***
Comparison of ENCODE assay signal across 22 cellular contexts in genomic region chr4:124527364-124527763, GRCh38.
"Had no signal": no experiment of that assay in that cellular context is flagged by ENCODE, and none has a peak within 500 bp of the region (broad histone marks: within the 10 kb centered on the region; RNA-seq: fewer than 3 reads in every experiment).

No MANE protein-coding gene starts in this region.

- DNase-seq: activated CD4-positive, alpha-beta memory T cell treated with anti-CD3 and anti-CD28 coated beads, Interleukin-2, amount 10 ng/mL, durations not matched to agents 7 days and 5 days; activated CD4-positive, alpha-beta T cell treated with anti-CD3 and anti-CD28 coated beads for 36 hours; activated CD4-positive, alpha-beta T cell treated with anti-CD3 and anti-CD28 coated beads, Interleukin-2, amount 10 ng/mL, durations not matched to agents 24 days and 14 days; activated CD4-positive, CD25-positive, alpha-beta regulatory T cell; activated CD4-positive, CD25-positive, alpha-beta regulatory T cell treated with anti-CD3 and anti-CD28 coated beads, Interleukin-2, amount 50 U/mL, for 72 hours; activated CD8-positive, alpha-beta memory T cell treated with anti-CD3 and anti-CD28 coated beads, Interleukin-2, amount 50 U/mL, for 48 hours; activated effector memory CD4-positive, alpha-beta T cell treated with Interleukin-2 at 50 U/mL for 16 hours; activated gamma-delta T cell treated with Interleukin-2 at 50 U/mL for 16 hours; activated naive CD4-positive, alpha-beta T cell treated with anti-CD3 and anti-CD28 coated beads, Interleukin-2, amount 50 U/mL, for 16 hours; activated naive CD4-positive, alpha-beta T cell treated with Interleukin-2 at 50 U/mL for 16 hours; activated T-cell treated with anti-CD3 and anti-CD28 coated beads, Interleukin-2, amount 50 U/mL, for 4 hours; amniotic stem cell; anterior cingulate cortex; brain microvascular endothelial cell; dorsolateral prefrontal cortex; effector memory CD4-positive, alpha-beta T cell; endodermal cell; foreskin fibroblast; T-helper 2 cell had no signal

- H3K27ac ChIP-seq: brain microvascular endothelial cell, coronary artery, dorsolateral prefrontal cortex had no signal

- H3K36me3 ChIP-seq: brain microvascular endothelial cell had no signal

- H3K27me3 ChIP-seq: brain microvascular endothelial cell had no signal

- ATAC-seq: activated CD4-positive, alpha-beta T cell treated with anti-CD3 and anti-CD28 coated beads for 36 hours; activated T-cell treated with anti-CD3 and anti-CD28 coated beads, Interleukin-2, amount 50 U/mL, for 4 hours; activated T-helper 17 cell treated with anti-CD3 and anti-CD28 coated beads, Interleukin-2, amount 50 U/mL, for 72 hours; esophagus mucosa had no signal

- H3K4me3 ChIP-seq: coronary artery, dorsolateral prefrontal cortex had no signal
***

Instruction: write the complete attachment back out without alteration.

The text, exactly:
Comparison of ENCODE assay signal across 22 cellular contexts in genomic region chr4:124527364-124527763, GRCh38.
"Had no signal": no experiment of that assay in that cellular context is flagged by ENCODE, and none has a peak within 500 bp of the region (broad histone marks: within the 10 kb centered on the region; RNA-seq: fewer than 3 reads in every experiment).

No MANE protein-coding gene starts in this region.

- DNase-seq: activated CD4-positive, alpha-beta memory T cell treated with anti-CD3 and anti-CD28 coated beads, Interleukin-2, amount 10 ng/mL, durations not matched to agents 7 days and 5 days; activated CD4-positive, alpha-beta T cell treated with anti-CD3 and anti-CD28 coated beads for 36 hours; activated CD4-positive, alpha-beta T cell treated with anti-CD3 and anti-CD28 coated beads, Interleukin-2, amount 10 ng/mL, durations not matched to agents 24 days and 14 days; activated CD4-positive, CD25-positive, alpha-beta regulatory T cell; activated CD4-positive, CD25-positive, alpha-beta regulatory T cell treated with anti-CD3 and anti-CD28 coated beads, Interleukin-2, amount 50 U/mL, for 72 hours; activated CD8-positive, alpha-beta memory T cell treated with anti-CD3 and anti-CD28 coated beads, Interleukin-2, amount 50 U/mL, for 48 hours; activated effector memory CD4-positive, alpha-beta T cell treated with Interleukin-2 at 50 U/mL for 16 hours; activated gamma-delta T cell treated with Interleukin-2 at 50 U/mL for 16 hours; activated naive CD4-positive, alpha-beta T cell treated with anti-CD3 and anti-CD28 coated beads, Interleukin-2, amount 50 U/mL, for 16 hours; activated naive CD4-positive, alpha-beta T cell treated with Interleukin-2 at 50 U/mL for 16 hours; activated T-cell treated with anti-CD3 and anti-CD28 coated beads, Interleukin-2, amount 50 U/mL, for 4 hours; amniotic stem cell; anterior cingulate cortex; brain microvascular endothelial cell; dorsolateral prefrontal cortex; effector memory CD4-positive, alpha-beta T cell; endodermal cell; foreskin fibroblast; T-helper 2 cell had no signal

- H3K27ac ChIP-seq: brain microvascular endothelial cell, coronary artery, dorsolateral prefrontal cortex had no signal

- H3K36me3 ChIP-seq: brain microvascular endothelial cell had no signal

- H3K27me3 ChIP-seq: brain microvascular endothelial cell had no signal

- ATAC-seq: activated CD4-positive, alpha-beta T cell treated with anti-CD3 and anti-CD28 coated beads for 36 hours; activated T-cell treated with anti-CD3 and anti-CD28 coated beads, Interleukin-2, amount 50 U/mL, for 4 hours; activated T-helper 17 cell treated with anti-CD3 and anti-CD28 coated beads, Interleukin-2, amount 50 U/mL, for 72 hours; esophagus mucosa had no signal

- H3K4me3 ChIP-seq: coronary artery, dorsolateral prefrontal cortex had no signal